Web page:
14. Superposition Enhanced Nested Sampling

    Stefano Martiniani


    Full Text Available The theoretical analysis of many problems in physics, astronomy, and applied mathematics requires an efficient numerical exploration of multimodal parameter spaces that exhibit broken ergodicity. Monte Carlo methods are widely used to deal with these classes of problems, but such simulations suffer from a ubiquitous sampling problem: The probability of sampling a particular state is proportional to its entropic weight. Devising an algorithm capable of sampling efficiently the full phase space is a long-standing problem. Here, we report a new hybrid method for the exploration of multimodal parameter spaces exhibiting broken ergodicity. Superposition enhanced nested sampling combines the strengths of global optimization with the unbiased or athermal sampling of nested sampling, greatly enhancing its efficiency with no additional parameters. We report extensive tests of this new approach for atomic clusters that are known to have energy landscapes for which conventional sampling schemes suffer from broken ergodicity. We also introduce a novel parallelization algorithm for nested sampling.

  15. Weather patterns as a downscaling tool - evaluating their skill in stratifying local climate variables

    Murawski, Aline; Bürger, Gerd; Vorogushyn, Sergiy; Merz, Bruno


    The use of a weather pattern based approach for downscaling of coarse, gridded atmospheric data, as usually obtained from the output of general circulation models (GCM), allows for investigating the impact of anthropogenic greenhouse gas emissions on fluxes and state variables of the hydrological cycle such as e.g. on runoff in large river catchments. Here we aim at attributing changes in high flows in the Rhine catchment to anthropogenic climate change. Therefore we run an objective classification scheme (simulated annealing and diversified randomisation - SANDRA, available from the cost733 classification software) on ERA20C reanalyses data and apply the established classification to GCMs from the CMIP5 project. After deriving weather pattern time series from GCM runs using forcing from all greenhouse gases (All-Hist) and using natural greenhouse gas forcing only (Nat-Hist), a weather generator will be employed to obtain climate data time series for the hydrological model. The parameters of the weather pattern classification (i.e. spatial extent, number of patterns, classification variables) need to be selected in a way that allows for good stratification of the meteorological variables that are of interest for the hydrological modelling. We evaluate the skill of the classification in stratifying meteorological data using a multi-variable approach. This allows for estimating the stratification skill for all meteorological variables together, not separately as usually done in existing similar work. The advantage of the multi-variable approach is to properly account for situations where e.g. two patterns are associated with similar mean daily temperature, but one pattern is dry while the other one is related to considerable amounts of precipitation. Thus, the separation of these two patterns would not be justified when considering temperature only, but is perfectly reasonable when accounting for precipitation as well. Besides that, the weather patterns derived from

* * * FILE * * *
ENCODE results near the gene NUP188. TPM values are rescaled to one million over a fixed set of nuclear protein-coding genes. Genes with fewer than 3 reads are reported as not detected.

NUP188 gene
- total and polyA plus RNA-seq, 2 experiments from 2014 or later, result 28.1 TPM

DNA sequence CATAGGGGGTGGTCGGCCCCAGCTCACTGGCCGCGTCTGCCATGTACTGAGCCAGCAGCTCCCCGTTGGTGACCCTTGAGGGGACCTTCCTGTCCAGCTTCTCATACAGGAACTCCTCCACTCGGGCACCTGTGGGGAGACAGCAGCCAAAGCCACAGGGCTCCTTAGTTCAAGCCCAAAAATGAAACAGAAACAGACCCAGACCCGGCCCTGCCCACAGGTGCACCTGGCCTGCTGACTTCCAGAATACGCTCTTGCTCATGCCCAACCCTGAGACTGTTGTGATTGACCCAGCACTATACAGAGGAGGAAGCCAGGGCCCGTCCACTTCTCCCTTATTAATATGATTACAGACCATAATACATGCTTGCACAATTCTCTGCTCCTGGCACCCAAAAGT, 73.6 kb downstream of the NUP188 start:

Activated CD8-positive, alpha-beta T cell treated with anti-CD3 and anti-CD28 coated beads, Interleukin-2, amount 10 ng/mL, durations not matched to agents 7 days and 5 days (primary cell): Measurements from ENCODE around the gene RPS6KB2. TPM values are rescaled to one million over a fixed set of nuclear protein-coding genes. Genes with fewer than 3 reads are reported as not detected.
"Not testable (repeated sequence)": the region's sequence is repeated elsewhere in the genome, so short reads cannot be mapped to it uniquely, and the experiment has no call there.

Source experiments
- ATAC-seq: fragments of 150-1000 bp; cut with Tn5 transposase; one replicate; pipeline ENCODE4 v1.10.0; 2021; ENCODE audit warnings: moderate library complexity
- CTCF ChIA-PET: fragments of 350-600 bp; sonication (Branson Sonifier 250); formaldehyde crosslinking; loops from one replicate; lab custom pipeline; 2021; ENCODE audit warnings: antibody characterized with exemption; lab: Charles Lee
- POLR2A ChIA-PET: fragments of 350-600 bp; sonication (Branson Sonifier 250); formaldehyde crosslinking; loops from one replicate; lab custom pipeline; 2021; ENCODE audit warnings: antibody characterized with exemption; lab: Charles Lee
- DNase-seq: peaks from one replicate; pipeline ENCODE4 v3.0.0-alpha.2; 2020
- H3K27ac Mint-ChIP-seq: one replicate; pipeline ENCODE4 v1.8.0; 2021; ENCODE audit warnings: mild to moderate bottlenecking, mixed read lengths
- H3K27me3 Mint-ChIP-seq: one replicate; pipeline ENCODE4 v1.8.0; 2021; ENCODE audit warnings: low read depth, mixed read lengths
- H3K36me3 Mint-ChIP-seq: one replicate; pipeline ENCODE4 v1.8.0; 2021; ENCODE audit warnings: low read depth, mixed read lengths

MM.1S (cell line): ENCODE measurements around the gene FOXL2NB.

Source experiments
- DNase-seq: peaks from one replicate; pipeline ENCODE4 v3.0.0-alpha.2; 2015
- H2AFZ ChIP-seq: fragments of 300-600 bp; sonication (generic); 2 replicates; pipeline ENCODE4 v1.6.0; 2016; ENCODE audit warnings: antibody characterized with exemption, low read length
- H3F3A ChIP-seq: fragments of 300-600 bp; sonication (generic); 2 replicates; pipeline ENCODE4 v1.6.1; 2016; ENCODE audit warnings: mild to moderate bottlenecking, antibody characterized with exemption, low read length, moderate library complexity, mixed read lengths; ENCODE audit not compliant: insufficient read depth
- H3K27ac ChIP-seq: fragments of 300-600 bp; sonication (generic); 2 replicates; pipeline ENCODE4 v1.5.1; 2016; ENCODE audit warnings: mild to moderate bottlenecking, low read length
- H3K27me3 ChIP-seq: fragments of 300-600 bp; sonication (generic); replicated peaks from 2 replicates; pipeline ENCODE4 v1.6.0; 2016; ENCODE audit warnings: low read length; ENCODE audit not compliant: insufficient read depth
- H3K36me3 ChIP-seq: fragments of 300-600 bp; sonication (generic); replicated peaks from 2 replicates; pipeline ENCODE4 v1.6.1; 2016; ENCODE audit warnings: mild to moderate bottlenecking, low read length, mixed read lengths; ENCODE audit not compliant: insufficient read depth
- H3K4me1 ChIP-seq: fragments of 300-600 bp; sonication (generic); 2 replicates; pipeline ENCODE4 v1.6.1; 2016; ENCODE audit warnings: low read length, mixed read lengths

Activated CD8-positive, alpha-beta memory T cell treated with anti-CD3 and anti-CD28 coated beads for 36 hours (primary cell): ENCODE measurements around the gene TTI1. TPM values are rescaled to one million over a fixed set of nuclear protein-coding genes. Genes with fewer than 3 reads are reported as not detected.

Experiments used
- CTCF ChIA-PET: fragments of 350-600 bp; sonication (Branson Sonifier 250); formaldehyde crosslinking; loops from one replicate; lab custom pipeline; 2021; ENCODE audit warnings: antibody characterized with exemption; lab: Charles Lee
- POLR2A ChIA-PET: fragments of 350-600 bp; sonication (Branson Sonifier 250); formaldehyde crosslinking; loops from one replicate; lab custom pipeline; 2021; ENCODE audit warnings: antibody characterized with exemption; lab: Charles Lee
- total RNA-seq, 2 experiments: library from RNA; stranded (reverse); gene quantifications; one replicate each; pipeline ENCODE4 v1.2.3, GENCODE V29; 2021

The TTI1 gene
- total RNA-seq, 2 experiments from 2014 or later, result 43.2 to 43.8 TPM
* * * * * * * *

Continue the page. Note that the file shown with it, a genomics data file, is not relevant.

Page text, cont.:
16. Distance labeling schemes for trees

    Alstrup, Stephen; Gørtz, Inge Li; Bistrup Halvorsen, Esben


    We consider distance labeling schemes for trees: given a tree with n nodes, label the nodes with binary strings such that, given the labels of any two nodes, one can determine, by looking only at the labels, the distance in the tree between the two nodes. A lower bound by Gavoille et al. [Gavoille...... variants such as, for example, small distances in trees [Alstrup et al., SODA, 2003]. We improve the known upper and lower bounds of exact distance labeling by showing that 1/4 log2(n) bits are needed and that 1/2 log2(n) bits are sufficient. We also give (1 + ε)-stretch labeling schemes using Theta......(log(n)) bits for constant ε> 0. (1 + ε)-stretch labeling schemes with polylogarithmic label size have previously been established for doubling dimension graphs by Talwar [Talwar, STOC, 2004]. In addition, we present matching upper and lower bounds for distance labeling for caterpillars, showing that labels...